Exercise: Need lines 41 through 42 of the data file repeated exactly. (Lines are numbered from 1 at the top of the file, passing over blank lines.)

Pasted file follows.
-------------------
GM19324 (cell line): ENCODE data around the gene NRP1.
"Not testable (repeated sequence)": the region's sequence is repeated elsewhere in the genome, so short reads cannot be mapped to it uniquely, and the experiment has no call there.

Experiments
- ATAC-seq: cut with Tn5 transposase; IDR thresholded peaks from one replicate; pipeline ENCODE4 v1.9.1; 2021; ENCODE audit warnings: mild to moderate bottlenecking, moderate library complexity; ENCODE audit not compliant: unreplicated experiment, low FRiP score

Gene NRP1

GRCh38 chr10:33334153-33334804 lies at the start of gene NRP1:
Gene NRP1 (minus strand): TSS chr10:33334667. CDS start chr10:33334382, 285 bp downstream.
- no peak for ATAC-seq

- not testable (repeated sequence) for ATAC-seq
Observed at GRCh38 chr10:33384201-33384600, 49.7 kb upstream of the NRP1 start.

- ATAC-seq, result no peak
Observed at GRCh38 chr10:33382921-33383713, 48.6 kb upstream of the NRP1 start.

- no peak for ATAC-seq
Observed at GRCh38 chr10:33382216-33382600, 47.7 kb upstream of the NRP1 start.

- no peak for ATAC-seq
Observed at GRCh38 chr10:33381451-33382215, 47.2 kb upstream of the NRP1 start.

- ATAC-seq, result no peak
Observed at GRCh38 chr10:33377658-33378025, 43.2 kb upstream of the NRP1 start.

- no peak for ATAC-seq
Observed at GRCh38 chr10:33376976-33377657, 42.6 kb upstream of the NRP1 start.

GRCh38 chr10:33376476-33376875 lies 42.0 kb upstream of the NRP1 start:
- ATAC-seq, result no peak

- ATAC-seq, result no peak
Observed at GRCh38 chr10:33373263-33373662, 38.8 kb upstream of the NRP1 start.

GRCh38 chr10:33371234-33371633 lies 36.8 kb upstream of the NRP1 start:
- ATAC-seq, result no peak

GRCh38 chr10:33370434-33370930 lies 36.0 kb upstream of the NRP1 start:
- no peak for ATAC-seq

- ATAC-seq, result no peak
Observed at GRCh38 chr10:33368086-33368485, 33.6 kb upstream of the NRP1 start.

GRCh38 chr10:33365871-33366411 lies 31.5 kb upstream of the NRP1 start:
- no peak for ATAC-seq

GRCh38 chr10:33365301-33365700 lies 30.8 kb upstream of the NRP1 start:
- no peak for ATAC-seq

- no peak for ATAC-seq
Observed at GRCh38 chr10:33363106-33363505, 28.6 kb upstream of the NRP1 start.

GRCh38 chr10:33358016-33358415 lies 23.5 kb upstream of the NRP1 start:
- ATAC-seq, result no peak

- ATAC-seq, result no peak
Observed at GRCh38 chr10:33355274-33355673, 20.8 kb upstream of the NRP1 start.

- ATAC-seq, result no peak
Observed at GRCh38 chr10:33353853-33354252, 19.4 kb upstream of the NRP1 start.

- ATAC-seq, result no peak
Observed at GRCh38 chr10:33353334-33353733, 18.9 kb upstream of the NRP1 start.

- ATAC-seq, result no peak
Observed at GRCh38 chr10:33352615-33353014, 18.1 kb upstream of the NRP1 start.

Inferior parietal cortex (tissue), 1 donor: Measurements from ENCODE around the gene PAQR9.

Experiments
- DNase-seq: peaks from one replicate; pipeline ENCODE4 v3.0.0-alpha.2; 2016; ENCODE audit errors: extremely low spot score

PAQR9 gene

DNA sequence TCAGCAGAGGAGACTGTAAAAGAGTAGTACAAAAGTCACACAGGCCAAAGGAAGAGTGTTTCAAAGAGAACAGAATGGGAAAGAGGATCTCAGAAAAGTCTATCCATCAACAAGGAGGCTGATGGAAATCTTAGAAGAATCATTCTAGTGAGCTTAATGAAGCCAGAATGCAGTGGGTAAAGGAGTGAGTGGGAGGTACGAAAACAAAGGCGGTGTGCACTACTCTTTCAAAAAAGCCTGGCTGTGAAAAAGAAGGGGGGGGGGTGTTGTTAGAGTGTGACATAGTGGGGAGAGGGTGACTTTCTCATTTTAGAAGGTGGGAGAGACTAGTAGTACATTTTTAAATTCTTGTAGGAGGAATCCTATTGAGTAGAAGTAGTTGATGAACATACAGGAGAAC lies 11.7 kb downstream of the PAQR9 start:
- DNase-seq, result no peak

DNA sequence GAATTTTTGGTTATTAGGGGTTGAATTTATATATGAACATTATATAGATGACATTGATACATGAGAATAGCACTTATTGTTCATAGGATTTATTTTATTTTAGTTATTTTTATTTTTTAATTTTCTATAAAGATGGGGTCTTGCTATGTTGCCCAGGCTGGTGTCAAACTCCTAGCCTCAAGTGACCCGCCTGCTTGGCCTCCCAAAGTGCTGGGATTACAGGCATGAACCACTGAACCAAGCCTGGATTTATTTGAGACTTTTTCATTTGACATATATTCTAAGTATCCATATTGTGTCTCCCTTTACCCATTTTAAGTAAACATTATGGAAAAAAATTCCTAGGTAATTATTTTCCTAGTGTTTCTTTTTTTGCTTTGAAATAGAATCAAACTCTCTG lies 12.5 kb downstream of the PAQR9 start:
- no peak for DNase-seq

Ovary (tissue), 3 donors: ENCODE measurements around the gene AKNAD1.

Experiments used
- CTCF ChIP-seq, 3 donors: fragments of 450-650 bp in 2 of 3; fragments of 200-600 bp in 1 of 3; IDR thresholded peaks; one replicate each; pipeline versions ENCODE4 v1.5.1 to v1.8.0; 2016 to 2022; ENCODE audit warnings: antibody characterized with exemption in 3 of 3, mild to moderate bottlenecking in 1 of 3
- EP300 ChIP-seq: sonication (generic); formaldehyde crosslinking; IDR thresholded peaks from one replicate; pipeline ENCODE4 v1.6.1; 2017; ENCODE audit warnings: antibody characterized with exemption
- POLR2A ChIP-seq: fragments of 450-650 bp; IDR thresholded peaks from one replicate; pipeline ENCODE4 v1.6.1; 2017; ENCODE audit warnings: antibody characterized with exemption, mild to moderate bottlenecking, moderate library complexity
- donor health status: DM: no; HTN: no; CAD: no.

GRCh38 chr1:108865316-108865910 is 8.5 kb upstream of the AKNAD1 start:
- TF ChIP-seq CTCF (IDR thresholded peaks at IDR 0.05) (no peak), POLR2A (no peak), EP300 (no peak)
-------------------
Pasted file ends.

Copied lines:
- ATAC-seq, result no peak
Observed at GRCh38 chr10:33353853-33354252, 19.4 kb upstream of the NRP1 start.